Schadt: I get asked the question all the time: Why? You seem kind of academic. You’re publishing these amazing papers. Why are you at Merck? Why aren’t you at the Broad [Institute] or something like that? The response is that none of this work we’re doing could have happened anywhere else. It was really the support of Merck, having leadership like Peter Kim and Stephen Friend say, ‘We have got to better understand biology and we’ve got to understand it earlier in the process of drug discovery to increase our probability of success downstream.’ So they were hugely backing the very large-scale experiments you needed to carry out that cost real money to profile thousands of individuals, and thousands of experimental crosses and multiple tissues and genotyping at a genome-wide scale and clinically characterizing. That scale of work was undoable anywhere else.
JR: How about computing power?
Schadt: That’s all part of the equation. Merck also supported our building a world-class, high-performance computing supercomputer [7000 CPU, high-performance compute cluster, IBM Blade system] that still ranks among the top 200 supercomputers on the planet. I think the problems we’re pursuing are as computationally demanding as anything you’ll see in physics or climatology or any of the other fields. That’s what it’s going to take to solve some of these problems [such as] when we’re reconstructing these probabilistic causal networks, there are 10,000 genes interacting with one another. That is the n-body problem. The computing resource it takes to even be marginally productive, and that base is huge.
The other ingredient is absolutely a very heterogeneous group of people who buy into a common vision that it is through these integrative methods and generating this scale of data and integrating it to produce these models that we can mine. So it’s everybody. One of the groups is the network reconstruction group, which is mathematics, physics, computing type guys who are driven to integrate data that way. Another core component is the biology data mining. They’re hard-core biologists working hand-in-hand with the network group to help put the networks together and then mine them to actually find things of value.
Then there’s sort of the classic statistical genetics component that will do a lot of the raw processing of the data to feed to the network reconstruction group, and then the classic sort of bioinformatics group doing a lot of the data integration. The key, though, is they’re all working as one coherent team. It’s not like at the university where these are different departments and how do you get these departments to not just collaborate, but to work really intimately together towards this common, big science problem of finding out how best to target a given disease.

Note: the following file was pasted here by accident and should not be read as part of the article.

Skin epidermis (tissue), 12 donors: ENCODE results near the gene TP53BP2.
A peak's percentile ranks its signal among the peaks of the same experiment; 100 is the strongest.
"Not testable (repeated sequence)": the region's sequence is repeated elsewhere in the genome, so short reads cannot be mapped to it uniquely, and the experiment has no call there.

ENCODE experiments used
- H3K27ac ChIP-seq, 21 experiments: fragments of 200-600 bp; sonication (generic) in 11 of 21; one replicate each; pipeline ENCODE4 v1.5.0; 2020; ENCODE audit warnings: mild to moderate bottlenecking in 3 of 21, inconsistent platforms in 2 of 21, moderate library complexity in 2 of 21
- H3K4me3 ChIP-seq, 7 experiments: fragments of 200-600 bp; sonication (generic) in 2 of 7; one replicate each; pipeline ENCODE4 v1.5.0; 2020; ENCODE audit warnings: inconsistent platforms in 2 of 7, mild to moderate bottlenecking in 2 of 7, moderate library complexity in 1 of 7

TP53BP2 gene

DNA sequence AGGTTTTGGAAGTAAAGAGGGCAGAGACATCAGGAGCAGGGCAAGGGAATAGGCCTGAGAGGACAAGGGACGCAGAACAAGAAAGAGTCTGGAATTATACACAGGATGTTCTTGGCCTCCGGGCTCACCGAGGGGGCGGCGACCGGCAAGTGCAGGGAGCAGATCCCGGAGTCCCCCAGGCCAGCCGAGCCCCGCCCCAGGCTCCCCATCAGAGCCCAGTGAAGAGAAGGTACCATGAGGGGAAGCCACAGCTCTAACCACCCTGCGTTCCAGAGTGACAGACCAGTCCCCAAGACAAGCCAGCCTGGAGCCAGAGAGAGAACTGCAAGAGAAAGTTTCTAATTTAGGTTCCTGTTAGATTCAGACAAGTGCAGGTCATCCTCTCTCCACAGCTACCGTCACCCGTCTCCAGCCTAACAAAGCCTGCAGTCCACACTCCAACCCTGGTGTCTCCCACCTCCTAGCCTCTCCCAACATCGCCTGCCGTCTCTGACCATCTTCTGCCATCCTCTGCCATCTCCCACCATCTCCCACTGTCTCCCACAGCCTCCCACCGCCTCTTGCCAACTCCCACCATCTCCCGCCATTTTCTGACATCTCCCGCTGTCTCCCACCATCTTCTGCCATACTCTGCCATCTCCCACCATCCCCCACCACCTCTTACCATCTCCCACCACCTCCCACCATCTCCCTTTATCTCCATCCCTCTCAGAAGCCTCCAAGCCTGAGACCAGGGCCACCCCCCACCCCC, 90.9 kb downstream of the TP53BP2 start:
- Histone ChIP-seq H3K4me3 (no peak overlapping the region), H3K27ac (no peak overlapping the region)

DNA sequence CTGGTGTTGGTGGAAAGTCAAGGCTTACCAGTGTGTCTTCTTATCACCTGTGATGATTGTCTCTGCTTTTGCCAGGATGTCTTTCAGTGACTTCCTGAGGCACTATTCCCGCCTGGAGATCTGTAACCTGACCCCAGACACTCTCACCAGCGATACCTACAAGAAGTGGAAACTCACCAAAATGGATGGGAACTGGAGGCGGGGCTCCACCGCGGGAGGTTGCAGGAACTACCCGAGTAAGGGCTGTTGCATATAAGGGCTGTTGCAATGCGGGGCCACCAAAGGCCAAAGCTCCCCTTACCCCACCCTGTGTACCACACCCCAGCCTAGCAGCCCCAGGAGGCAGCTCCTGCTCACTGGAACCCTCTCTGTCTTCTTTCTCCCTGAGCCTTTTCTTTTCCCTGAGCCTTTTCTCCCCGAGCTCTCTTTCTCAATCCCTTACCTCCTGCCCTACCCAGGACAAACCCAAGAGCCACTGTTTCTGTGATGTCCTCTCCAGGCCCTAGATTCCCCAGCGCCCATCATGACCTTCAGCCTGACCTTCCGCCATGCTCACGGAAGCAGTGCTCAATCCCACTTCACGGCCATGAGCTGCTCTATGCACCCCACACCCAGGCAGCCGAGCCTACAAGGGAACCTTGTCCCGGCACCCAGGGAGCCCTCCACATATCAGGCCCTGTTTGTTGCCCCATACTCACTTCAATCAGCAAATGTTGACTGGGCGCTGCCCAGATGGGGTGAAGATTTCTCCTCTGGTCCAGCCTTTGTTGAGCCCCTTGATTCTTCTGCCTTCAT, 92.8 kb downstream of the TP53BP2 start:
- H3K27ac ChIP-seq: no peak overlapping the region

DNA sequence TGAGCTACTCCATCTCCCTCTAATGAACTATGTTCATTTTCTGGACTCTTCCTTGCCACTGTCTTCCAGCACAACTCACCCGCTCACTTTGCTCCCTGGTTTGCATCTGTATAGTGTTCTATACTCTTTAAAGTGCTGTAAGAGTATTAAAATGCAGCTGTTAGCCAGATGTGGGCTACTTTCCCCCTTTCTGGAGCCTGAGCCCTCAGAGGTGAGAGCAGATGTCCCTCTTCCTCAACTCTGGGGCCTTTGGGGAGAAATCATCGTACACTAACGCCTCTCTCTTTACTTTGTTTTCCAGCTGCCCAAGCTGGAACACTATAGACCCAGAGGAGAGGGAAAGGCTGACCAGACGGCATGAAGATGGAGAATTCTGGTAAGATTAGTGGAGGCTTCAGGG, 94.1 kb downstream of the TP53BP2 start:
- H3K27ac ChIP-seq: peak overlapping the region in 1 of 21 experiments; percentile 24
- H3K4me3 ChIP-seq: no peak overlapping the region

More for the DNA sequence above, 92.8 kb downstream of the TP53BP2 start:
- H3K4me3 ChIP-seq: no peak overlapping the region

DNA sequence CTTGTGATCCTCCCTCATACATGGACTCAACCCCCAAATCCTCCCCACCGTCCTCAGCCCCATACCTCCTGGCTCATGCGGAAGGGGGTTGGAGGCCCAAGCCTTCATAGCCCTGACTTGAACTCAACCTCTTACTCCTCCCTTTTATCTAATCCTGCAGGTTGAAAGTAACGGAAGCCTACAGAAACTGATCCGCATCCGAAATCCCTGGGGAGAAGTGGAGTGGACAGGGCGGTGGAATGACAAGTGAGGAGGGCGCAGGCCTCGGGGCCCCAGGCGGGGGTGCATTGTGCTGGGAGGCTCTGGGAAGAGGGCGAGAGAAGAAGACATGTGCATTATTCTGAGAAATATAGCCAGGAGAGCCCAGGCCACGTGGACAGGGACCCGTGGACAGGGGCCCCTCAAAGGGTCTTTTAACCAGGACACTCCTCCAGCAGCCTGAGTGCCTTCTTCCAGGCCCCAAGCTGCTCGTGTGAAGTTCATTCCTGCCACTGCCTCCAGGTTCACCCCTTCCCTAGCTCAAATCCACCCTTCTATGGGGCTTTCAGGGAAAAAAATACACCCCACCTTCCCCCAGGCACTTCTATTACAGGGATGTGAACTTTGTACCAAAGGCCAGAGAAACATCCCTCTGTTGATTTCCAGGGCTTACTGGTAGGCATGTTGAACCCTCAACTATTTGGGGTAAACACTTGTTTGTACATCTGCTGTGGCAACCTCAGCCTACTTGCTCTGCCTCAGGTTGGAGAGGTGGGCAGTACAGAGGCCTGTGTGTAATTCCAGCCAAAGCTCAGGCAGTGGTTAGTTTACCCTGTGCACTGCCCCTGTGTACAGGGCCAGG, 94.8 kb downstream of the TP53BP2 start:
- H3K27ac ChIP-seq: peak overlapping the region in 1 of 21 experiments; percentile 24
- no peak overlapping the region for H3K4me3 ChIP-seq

JR: How many people are in your group?
Schadt: It’s about 40. And they operate in a really enriched environment of an informatics group that’s world-class. They’re not part of the 40, but they’re certainly highly able to bring in data, and then the wet lab biology groups that are also well partnered with us. It’s both having this coherent group that’s very diverse, but it’s hooked into the right environment that’s very supportive of the vision that we’re driving.
JR: I’m sure you’re aware of the other companies trying to provide similar technology services and tools. Do you use them at all?
Schadt: Right now almost everything we’re doing is built by ourselves or in collaboration with other academic centers. But we absolutely are tracking all of the commercial efforts [such as] Gene Network Sciences, Genstruct, Entelos. Those are high on the radar. A lot of stuff is going on and we don’t have any illusion that we’re going to solve all the problems, and so we’re happy to collaborate. That’s part of the reason for being involved in the DREAM stuff and working with people like Andrea Califano and others to really track a lot of what’s happening in that space.
JR: Is part of your group’s strength proprietary algorithms, and would you ever test some of your algorithms against a DREAM challenge?
Schadt: We’ve started discussing [participation]. One of the other visionary things about Merck – and a lot of this is driven by Peter Kim - is that there is an advantage to being open and publishing the methods and the thinking because it not only helps validate that for Merck –because there are not so many groups within Merck that can evaluate the kinds of things we’re doing – [but also] external validation is very important.
Also the field is moving so fast, and if you’re not hooked up in talking to the world of people who are focused on this kind of problem and having them advise you and just being able to bank stuff off of those kinds of guys, I just don’t think you’re going to win. The strategy has always been to be very open with the kinds of methodological developments with how it gets applied. We wouldn’t say our main strength is a proprietary advantage on methods. I think actually the advantage is being open and highly connected to people like Andrea Califano and Daphne Kohler and Trey Ideker, all of these great systems type people, as well as others, and our advantage is in knowing how to apply that.
The value to Merck is how you apply that information resource, that platform, to problems. Merck cares a lot about that. So I would say that there are effectively no algorithms that we would claim are proprietary.
* Integrating large-scale functional genomic data to dissect the complexity of yeast regulatory networks, Nature Genetics, published online, June 15, 2008.
** Mapping the Genetic Architecture of Gene Expression in Human Liver, PLOS Biology, May 2008.
This article first appeared in Bio-IT World’s Predictive Biomedicine newsletter. Click here for a free subscription.